Director: Baltasar Kormákur
Screenwriters: William Nicholson and Simon Beaufoy
Runtime: 121 mins
Previewed at: Imax, Sydney, on 9 September 2105
Australian release date: 17 September 2015
Spoiler alert! Everest, by the Icelandic director Baltasar Kormákur, is based on a 1996 climbing expedition that went horribly wrong.
Those of you who read the best-selling book Into Thin Air by John Krakauer, the journalist for Outside magazine who was on the mountain at the time, will be familiar with the tragic set of circumstances that led to the death of the New Zealand mountaineer Rob Hall (Jason Clarke) and seven others.
Hall was in charge of one of a number of teams scaling the mountain on that ill-fated day, the 10th of May. His company, Adventure Consultants, was the first to commercialise climbing Mount Everest and had a very good reputation for safety - indeed, Hall had clocked up five successful attempts to reach the summit, a feat that had only previously been achieved by Sherpa mountaineers. He had well and truly earned his nickname in the business, ‘the mountain goat’, but all his experience couldn’t help him on this fateful occasion. When his party reached the Hillary Step and found that no safety lines had been put in place they were forced to wait in a queue, which created a significant dent in Hall’s plan to start the descent by 2 p.m. He had hoped to avoid getting caught up in the rapidly approaching bad weather, a blizzard that would later strike the south face with lethal force, as any delay in ‘the death zone’ takes a heavy toll on those unfortunate enough to be stuck there.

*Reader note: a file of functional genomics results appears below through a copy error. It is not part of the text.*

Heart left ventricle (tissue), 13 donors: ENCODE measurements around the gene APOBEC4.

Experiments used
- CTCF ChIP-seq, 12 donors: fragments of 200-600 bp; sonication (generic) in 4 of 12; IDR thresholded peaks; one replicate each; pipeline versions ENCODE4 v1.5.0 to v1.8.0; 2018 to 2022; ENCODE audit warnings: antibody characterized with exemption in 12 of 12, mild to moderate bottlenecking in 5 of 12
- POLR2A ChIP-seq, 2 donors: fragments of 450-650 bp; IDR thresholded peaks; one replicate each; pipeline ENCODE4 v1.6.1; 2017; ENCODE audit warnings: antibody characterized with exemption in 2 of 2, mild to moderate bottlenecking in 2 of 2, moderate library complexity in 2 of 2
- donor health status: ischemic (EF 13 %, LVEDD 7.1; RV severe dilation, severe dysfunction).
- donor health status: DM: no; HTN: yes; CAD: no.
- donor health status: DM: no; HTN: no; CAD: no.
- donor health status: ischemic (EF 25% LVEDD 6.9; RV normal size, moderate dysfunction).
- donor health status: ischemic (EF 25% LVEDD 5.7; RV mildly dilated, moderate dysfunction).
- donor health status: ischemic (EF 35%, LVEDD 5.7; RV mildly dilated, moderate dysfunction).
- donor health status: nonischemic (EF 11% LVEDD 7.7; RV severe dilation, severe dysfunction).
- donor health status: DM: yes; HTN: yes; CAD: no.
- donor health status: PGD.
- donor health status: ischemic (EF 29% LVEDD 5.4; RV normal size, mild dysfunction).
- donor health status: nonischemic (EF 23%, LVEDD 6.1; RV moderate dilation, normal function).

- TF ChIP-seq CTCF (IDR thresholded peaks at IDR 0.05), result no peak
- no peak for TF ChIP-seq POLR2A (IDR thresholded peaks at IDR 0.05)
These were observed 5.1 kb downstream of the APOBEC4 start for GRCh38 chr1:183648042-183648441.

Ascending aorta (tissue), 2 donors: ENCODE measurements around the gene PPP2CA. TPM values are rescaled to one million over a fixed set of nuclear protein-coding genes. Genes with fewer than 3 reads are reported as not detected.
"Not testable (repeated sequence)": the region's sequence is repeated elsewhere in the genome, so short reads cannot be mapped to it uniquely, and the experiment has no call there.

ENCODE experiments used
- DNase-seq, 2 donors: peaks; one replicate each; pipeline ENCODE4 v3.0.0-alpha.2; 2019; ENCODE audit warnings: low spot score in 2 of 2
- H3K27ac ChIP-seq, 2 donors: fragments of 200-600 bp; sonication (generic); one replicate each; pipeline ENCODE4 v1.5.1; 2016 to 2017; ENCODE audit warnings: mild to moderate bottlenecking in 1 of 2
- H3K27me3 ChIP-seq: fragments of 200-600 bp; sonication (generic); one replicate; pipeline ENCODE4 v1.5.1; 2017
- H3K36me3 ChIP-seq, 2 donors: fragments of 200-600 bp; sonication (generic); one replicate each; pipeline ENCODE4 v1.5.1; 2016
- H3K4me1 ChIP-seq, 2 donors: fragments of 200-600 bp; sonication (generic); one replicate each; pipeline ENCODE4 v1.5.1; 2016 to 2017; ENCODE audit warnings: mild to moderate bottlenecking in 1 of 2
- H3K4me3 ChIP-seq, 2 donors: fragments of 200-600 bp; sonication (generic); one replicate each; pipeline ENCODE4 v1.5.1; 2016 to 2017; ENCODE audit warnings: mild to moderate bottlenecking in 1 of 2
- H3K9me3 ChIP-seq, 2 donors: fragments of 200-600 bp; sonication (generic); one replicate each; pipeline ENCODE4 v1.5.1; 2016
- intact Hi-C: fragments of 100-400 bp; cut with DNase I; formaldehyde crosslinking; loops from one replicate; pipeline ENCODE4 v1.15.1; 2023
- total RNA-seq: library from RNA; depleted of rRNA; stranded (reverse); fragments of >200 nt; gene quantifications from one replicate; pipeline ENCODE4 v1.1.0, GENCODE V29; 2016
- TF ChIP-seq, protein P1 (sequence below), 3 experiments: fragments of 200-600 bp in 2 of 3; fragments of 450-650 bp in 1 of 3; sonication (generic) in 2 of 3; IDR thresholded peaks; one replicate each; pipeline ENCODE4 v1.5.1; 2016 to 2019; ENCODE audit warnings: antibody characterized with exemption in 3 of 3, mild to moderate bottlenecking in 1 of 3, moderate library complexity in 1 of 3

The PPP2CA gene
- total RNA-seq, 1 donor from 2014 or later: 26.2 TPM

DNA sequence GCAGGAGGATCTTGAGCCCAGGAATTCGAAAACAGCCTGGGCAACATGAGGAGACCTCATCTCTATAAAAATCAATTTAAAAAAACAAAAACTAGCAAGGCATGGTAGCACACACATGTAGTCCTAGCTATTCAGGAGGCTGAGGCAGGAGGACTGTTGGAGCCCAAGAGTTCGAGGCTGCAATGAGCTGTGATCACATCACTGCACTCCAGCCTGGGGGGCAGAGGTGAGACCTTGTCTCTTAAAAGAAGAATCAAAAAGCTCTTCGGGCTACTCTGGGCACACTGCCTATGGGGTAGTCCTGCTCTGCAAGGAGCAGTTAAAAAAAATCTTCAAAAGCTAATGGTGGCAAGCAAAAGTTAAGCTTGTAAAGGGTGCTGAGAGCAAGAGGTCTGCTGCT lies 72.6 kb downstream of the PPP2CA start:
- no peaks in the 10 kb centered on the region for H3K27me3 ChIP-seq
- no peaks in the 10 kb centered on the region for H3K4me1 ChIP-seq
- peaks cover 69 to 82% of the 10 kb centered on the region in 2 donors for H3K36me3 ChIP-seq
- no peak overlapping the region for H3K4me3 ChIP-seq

Everest features an all star cast. As camp manager Helen Wilton - Emily Watson developed a New Zealand accent to perfection; Keira Knightley as Hall’s wife Jan, also got the accent down pat. Other main participants in the drama include Texans Beck and Peach Weather - played by Josh Brolin and Robin Wright. Beck played a significant role in the drama on the mountain when diminished vision forced him to wait for a Sherpa to help him descend safely. Jake Gyllenhaal - as a fatigued Scott Fischer - headed a rival mountaineering company, Mountain Madness, and Sam Worthington as Guy Cotter - a colleague of Hall’s - are all excellent, as is Aussie actor Clarke, who previously seems to have been cast almost exclusively as the bad guy.
Filmed on location in Italy, Nepal and sets at Pinewood Studios, Everest is a highly (pardon the pun) watchable experience, especially in 3D. Cinematographer Salvatore Totino’s camera puts the viewer right in the heart of the action. The precipitous scenery and dire situations get the adrenalin pumping and, even though one knows that much of the film would have been shot against a green screen, the effects are convincing enough to dispel that awareness. Dario Marianelli’s score adds to the tension. There’s something unsettling about watching a group of people setting out on what many of us would consider a fool’s journey but due respect must be given to those who manage to fulfil their dreams, even crazy, dangerous ones like this. It’s even more unsettling if you suffer from vertigo (if you do, you might want to skip this one) but it will certainly appeal to those who want to get to the top of Everest from the comfort of a cinema seat!